Why put a pop-up centre in Lille and what next for Ukrainians in Calais?

Why put a pop-up centre in Lille and what next for Ukrainians in Calais?

The UK Government has promised a visa pop-up centre in northern France to help process the Ukrainian refugees looking to seek sanctuary in Britain.

Here are some of the key questions:

– What is the Ukrainian refugee situation in France?

Hundreds of people have escaped Ukraine since the Russian invasion and made it to Calais seeking to come to the UK.

As of Tuesday night, the UK Government said more than 500 visas had been issued to Ukrainians, although this is from the 10,000 applications submitted.

A pop-up visa application centre is due to open in Lille, while another has already opened in Paris.

– Why is a visa even necessary?

Countries in the European Union have said Ukrainians fleeing war in their homeland can stay for up to three years.

But because it is no longer in the bloc, the UK has its own system for granting people entry, called the Ukraine family scheme visa.

This allows people to join an immediate or extended family member in the UK, providing that this relative has British nationality, indefinite leave to remain, settled status or proof of permanent residence.

– So what’s the delay?

Around 140 Ukrainians are currently holed up at a youth hostel in Calais, while scores of other families are staying at provided accommodation elsewhere or are paying for private accommodation in northern France.

They are effectively in two positions – some have submitted their paperwork and are waiting for the green light to travel, hence being in Calais where access to the UK is relatively straightforward, while others are one stage back, waiting for an appointment.

The Foreign Secretary Liz Truss announced in the Commons on Tuesday that a pop-up visa application centre would be set up in Lille, some 70 or so miles away, to help with the backlog, while Defence Secretary Ben Wallace offered the military’s support in an attempt to speed things up.

But there are concerns, too, about making sure the process is completed correctly, with Home Office minister Kevin Foster telling MPs on Tuesday that Calais had seen people arriving with fake documents, and also referenced the 2018 Salisbury poisonings, in which two alleged Russian agents entered the UK on fake passports.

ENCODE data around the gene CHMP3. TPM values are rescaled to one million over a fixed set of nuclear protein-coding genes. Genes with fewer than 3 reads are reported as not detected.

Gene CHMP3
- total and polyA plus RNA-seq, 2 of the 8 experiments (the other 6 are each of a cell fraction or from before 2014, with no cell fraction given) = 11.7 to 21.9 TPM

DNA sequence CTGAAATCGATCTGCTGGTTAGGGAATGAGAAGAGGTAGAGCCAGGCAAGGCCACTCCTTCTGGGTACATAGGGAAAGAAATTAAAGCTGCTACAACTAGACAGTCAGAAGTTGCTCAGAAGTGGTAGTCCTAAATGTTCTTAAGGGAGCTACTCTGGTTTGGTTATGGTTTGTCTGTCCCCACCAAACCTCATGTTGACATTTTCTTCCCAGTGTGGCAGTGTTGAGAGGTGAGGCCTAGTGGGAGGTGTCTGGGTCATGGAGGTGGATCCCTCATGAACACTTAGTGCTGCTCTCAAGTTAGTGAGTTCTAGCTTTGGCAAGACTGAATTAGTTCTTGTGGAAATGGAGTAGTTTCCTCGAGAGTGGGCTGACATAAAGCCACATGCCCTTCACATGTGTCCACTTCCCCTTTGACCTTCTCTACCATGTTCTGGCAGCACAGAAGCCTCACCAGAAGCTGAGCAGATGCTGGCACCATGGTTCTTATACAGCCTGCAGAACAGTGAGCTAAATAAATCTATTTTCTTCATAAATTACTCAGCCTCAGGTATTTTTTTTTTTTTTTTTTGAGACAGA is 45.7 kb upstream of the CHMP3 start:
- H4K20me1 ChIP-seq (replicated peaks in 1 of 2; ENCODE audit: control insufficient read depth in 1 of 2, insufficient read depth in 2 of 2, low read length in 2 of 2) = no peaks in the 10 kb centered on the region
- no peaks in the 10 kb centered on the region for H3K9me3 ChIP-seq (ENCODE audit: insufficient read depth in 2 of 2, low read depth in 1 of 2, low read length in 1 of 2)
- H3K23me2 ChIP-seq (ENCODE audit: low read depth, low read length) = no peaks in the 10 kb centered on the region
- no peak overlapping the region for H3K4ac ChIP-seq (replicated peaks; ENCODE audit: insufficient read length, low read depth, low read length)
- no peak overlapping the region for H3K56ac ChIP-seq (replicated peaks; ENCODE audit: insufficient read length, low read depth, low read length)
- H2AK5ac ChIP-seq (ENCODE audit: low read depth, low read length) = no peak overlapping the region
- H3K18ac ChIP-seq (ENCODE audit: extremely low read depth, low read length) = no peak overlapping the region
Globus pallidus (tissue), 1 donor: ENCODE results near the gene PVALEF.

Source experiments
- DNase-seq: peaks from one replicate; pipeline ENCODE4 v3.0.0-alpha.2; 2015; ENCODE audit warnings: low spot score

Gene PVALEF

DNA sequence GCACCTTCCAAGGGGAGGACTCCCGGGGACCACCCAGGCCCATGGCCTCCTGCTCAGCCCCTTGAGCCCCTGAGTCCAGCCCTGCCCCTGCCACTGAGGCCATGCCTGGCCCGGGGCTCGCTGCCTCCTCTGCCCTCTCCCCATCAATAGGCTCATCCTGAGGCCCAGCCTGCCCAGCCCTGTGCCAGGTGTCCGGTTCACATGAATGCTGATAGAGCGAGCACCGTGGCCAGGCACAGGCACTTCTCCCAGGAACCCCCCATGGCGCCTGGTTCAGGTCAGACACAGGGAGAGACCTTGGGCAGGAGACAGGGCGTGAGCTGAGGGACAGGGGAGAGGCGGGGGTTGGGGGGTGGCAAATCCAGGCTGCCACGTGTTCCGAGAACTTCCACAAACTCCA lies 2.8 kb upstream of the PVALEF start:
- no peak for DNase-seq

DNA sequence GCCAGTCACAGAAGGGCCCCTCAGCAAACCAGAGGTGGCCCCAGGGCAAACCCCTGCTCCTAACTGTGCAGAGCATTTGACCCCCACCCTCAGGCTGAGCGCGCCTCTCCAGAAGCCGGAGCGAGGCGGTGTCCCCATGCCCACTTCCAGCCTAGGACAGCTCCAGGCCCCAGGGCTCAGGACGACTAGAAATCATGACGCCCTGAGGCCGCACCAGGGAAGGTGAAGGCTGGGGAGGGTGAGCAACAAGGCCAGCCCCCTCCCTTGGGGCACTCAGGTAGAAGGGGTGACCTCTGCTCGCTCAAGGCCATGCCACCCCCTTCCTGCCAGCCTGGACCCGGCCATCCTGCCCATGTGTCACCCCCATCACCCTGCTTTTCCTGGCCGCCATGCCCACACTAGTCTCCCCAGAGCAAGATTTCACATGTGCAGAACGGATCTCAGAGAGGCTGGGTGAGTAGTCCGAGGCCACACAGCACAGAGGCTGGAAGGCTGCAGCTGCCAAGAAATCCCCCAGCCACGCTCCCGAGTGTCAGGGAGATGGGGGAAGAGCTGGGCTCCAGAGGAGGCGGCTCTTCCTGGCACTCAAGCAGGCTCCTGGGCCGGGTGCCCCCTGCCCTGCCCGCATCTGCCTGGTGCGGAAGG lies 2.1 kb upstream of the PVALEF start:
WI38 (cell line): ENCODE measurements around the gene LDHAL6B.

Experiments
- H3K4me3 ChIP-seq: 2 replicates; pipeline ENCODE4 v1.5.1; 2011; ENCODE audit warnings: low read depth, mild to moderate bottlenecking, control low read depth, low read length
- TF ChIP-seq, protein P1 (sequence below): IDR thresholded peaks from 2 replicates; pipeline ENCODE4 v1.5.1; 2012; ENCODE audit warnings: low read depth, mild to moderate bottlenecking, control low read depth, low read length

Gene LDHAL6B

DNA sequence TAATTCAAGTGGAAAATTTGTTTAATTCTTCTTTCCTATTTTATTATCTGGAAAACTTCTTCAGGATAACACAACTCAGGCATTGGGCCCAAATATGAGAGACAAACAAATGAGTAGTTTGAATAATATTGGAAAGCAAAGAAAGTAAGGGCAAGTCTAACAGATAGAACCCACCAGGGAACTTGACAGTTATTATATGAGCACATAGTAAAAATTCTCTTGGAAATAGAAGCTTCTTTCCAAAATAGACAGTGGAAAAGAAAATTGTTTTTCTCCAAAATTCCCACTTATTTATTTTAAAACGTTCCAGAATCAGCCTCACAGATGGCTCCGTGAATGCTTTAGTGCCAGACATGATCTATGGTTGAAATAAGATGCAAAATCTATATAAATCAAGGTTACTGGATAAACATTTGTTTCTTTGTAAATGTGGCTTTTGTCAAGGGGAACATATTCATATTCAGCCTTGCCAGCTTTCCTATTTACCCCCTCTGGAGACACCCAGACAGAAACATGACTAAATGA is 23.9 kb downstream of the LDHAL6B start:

– So why not have the pop-up centre in Calais?

The situation is a tricky one. Politically, there is reported concern about the port’s reputation during the migrant crisis as an unauthorised departure point for people trying to get into the UK illegally, either by boat across a narrow point of the English Channel, or by stowing onto lorries.

The French government has also sought to reduce the number of people without a home temporarily settling in Calais, particularly since the so-called Jungle camp was pulled down.

So setting up the visa processing centre away from Calais may reduce the number of people travelling there, and be less attractive to people-smuggling gangs looking to exploit vulnerable refugees, Transport Secretary Grant Shapps said on Wednesday.

The only real assistance for Ukrainians in Calais is a welcome desk – a makeshift advice centre – at Calais ferry port staffed by a handful of UK Government officials. It does not process applications.

Lille itself is around 70 miles away. The train journey between the two can take as little as half an hour, but from the Frethun terminal on the outskirts of Calais. The Ville terminal is much closer to the centre of Calais where many Ukrainians are staying, but takes up to 90 minutes to get to Lille.

Train travel fees for this reason have been waived.

– What next?

This is the question many are asking. At present, the UK Government has not stated precisely where or when the visa application centre will open up, meaning many refugees are not sure yet whether to travel.

Reports have emerged of people being told to wait in excess of a week to even get an appointment slot at other facilities.

Getting an appointment and handing over the paperwork does not mean the end is in sight, either.

Ukrainians have said they have endured days on end with no confirmation of their visa application status, despite repeated phone calls and emails to various state departments.

Published: by Radio NewsHub
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